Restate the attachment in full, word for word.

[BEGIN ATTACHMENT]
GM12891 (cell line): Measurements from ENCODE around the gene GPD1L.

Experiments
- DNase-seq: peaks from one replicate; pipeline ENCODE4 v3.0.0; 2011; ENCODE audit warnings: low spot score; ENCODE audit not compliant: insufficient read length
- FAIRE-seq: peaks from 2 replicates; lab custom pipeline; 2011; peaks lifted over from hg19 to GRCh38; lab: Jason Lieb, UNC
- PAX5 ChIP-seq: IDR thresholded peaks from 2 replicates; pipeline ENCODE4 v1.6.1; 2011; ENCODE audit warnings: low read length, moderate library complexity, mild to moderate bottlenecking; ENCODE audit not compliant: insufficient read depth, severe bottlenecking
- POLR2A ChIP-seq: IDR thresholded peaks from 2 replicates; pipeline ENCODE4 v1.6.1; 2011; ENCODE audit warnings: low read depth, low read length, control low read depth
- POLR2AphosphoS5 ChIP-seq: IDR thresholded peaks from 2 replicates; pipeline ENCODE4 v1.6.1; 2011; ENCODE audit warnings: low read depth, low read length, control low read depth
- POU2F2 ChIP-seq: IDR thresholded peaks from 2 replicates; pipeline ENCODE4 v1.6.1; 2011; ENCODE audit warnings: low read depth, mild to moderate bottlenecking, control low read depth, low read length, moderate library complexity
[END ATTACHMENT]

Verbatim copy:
GM12891 (cell line): Measurements from ENCODE around the gene GPD1L.

Experiments
- DNase-seq: peaks from one replicate; pipeline ENCODE4 v3.0.0; 2011; ENCODE audit warnings: low spot score; ENCODE audit not compliant: insufficient read length
- FAIRE-seq: peaks from 2 replicates; lab custom pipeline; 2011; peaks lifted over from hg19 to GRCh38; lab: Jason Lieb, UNC
- PAX5 ChIP-seq: IDR thresholded peaks from 2 replicates; pipeline ENCODE4 v1.6.1; 2011; ENCODE audit warnings: low read length, moderate library complexity, mild to moderate bottlenecking; ENCODE audit not compliant: insufficient read depth, severe bottlenecking
- POLR2A ChIP-seq: IDR thresholded peaks from 2 replicates; pipeline ENCODE4 v1.6.1; 2011; ENCODE audit warnings: low read depth, low read length, control low read depth
- POLR2AphosphoS5 ChIP-seq: IDR thresholded peaks from 2 replicates; pipeline ENCODE4 v1.6.1; 2011; ENCODE audit warnings: low read depth, low read length, control low read depth
- POU2F2 ChIP-seq: IDR thresholded peaks from 2 replicates; pipeline ENCODE4 v1.6.1; 2011; ENCODE audit warnings: low read depth, mild to moderate bottlenecking, control low read depth, low read length, moderate library complexity